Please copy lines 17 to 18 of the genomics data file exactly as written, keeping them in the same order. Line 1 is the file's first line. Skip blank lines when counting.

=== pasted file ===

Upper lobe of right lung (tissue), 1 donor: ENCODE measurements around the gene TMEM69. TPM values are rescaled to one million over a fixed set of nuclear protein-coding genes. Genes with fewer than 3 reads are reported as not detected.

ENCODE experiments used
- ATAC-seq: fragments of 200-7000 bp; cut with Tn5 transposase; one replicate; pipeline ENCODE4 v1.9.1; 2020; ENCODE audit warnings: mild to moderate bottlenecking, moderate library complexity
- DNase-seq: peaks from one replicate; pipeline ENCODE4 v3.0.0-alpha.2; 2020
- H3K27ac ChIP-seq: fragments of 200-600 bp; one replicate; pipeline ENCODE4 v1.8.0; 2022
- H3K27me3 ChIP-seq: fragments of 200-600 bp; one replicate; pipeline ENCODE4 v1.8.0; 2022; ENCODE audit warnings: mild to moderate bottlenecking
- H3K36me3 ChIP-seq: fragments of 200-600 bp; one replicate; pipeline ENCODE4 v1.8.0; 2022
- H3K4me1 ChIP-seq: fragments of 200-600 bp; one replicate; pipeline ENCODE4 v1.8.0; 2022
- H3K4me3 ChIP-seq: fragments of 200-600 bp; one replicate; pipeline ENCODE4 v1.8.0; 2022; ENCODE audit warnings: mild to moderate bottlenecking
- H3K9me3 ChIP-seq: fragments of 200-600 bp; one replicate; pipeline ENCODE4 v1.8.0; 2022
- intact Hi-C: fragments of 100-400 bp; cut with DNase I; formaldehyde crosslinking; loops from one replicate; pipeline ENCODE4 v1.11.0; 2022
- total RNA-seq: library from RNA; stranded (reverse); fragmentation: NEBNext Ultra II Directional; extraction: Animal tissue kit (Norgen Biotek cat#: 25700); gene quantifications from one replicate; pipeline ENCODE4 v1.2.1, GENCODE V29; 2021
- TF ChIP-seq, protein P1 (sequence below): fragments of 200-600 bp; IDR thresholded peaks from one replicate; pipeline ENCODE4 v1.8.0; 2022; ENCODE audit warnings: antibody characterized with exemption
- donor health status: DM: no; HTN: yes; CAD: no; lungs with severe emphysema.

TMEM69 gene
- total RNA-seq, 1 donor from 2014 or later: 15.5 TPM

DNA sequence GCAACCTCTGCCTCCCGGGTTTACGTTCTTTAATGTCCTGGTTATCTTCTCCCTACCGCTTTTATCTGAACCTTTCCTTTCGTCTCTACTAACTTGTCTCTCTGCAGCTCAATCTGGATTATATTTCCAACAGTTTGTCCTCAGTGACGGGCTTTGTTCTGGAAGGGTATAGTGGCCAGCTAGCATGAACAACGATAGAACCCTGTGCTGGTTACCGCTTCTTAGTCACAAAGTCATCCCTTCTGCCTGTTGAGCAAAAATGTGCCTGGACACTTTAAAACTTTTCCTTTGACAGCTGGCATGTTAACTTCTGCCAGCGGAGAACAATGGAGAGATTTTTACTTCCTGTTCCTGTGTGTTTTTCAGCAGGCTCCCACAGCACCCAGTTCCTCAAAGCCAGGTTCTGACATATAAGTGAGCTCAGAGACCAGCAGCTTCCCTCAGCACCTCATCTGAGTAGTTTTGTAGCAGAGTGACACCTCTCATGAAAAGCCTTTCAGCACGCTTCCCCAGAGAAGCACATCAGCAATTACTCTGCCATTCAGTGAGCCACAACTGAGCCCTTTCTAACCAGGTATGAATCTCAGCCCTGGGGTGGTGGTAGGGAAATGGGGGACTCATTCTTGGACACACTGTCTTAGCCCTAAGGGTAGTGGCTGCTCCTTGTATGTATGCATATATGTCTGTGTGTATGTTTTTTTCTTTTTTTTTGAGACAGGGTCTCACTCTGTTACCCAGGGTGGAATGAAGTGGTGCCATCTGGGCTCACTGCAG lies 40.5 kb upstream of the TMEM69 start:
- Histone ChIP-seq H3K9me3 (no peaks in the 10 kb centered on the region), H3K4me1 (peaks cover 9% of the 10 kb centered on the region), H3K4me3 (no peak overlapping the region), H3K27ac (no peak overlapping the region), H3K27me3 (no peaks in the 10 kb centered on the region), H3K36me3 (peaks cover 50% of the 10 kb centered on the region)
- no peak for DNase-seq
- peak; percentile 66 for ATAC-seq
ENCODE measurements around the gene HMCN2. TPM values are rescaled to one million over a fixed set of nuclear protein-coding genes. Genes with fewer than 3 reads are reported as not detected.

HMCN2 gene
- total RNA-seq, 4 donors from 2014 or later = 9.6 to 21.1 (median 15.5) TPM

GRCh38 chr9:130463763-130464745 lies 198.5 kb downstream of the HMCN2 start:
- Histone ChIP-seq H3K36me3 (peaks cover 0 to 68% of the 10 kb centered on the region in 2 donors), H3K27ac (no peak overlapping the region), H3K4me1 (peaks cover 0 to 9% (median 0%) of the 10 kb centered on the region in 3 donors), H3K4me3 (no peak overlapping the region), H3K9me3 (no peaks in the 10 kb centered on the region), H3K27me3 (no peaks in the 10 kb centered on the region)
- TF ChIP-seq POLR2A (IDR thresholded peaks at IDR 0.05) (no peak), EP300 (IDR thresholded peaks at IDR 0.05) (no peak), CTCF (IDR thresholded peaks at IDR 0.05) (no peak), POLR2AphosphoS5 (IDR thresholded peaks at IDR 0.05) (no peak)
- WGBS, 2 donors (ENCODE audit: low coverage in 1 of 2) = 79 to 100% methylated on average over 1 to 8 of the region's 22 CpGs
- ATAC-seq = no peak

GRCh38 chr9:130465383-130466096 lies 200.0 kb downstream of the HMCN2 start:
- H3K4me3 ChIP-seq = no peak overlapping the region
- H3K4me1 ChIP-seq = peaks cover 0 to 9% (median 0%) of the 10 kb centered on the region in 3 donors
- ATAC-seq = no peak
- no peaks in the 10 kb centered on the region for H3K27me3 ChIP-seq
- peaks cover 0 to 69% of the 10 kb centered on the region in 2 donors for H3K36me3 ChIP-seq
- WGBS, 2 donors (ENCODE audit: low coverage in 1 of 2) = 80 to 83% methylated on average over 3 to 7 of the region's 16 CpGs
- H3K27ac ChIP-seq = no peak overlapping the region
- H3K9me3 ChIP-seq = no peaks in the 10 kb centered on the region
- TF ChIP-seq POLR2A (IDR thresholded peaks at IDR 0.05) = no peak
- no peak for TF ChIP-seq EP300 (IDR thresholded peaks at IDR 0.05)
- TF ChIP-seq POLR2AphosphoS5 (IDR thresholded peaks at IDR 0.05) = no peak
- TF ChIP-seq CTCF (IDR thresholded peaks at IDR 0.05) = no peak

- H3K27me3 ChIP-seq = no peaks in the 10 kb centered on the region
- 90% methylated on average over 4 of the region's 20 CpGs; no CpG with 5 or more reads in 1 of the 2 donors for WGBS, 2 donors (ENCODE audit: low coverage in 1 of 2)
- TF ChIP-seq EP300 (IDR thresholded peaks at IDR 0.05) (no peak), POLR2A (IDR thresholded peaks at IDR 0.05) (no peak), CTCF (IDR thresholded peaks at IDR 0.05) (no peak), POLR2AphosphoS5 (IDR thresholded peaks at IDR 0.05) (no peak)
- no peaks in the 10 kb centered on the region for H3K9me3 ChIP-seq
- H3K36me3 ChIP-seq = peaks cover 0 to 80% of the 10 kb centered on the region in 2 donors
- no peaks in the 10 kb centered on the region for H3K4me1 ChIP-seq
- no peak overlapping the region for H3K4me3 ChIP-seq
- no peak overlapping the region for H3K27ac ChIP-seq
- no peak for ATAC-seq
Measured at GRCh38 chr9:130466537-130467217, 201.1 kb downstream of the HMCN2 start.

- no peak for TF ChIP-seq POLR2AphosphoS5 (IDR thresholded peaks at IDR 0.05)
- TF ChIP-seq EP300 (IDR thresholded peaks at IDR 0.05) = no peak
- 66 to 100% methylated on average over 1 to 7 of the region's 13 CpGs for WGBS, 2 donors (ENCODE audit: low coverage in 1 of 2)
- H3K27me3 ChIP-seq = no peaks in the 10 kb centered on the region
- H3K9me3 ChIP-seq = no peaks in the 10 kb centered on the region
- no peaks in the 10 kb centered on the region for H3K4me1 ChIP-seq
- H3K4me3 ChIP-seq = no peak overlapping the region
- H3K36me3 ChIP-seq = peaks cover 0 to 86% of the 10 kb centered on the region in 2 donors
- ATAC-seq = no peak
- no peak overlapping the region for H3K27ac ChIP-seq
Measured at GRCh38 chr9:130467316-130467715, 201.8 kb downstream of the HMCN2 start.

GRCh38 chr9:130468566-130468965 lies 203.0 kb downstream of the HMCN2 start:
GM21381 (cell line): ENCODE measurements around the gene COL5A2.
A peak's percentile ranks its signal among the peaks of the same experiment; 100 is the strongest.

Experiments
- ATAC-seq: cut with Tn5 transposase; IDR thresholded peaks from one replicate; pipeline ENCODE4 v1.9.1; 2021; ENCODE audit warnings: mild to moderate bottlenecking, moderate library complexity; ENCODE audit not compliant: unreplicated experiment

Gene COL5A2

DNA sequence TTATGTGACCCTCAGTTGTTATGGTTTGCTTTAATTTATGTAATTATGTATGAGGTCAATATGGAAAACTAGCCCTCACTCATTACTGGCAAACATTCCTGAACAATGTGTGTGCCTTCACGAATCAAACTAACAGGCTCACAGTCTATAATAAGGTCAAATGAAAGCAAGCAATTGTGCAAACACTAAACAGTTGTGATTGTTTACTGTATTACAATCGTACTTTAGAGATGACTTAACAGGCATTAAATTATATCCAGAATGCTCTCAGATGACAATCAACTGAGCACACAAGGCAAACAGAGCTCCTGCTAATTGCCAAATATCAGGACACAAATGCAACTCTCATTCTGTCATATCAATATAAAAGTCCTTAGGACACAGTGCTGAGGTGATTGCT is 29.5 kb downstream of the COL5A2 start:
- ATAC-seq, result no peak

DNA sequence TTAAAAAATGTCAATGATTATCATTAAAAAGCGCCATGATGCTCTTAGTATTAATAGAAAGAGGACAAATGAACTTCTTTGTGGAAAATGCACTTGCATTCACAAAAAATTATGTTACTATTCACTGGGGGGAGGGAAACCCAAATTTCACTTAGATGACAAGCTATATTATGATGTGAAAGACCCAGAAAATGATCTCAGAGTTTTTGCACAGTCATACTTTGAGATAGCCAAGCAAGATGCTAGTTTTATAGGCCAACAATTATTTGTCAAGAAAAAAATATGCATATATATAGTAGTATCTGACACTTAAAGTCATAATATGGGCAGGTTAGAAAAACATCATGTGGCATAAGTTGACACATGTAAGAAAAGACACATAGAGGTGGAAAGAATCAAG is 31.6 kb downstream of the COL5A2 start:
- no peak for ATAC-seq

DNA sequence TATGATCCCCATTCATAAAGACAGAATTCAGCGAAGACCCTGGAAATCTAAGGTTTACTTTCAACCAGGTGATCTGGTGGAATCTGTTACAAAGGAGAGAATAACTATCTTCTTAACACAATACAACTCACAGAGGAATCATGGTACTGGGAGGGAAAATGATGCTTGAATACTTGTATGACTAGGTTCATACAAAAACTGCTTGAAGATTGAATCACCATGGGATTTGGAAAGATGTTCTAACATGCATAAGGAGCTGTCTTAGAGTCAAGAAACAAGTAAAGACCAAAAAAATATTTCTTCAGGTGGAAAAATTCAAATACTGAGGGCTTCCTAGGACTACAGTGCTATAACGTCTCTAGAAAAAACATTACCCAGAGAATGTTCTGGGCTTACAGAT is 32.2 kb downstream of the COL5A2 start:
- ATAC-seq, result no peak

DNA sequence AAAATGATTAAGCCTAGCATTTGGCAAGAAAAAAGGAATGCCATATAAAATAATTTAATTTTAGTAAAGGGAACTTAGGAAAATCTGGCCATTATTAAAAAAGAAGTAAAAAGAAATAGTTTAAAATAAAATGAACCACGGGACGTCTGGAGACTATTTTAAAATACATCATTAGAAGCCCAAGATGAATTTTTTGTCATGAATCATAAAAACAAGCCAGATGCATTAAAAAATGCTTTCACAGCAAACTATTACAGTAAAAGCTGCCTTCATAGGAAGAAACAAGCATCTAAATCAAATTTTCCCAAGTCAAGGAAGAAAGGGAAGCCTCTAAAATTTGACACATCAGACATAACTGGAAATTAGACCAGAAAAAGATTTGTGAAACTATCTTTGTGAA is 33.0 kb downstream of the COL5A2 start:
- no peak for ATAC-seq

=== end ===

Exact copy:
DNA sequence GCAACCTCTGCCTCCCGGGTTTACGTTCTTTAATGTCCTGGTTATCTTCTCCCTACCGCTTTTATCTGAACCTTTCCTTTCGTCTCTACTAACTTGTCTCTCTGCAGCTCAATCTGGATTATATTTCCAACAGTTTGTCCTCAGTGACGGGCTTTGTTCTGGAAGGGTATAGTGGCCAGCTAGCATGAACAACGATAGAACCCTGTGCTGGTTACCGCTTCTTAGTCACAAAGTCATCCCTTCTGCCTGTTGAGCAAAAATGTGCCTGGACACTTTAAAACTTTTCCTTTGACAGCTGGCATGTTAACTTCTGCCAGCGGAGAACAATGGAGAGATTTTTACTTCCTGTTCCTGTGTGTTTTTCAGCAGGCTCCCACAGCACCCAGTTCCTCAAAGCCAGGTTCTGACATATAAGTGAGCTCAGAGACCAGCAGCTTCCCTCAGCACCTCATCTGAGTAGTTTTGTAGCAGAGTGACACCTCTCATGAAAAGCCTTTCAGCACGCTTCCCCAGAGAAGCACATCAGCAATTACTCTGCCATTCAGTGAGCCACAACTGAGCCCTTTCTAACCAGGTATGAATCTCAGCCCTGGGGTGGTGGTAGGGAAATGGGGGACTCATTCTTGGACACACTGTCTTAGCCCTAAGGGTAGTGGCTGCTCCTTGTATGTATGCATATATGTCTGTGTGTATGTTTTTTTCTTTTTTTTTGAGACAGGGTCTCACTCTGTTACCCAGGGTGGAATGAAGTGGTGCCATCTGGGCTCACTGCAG lies 40.5 kb upstream of the TMEM69 start:
- Histone ChIP-seq H3K9me3 (no peaks in the 10 kb centered on the region), H3K4me1 (peaks cover 9% of the 10 kb centered on the region), H3K4me3 (no peak overlapping the region), H3K27ac (no peak overlapping the region), H3K27me3 (no peaks in the 10 kb centered on the region), H3K36me3 (peaks cover 50% of the 10 kb centered on the region)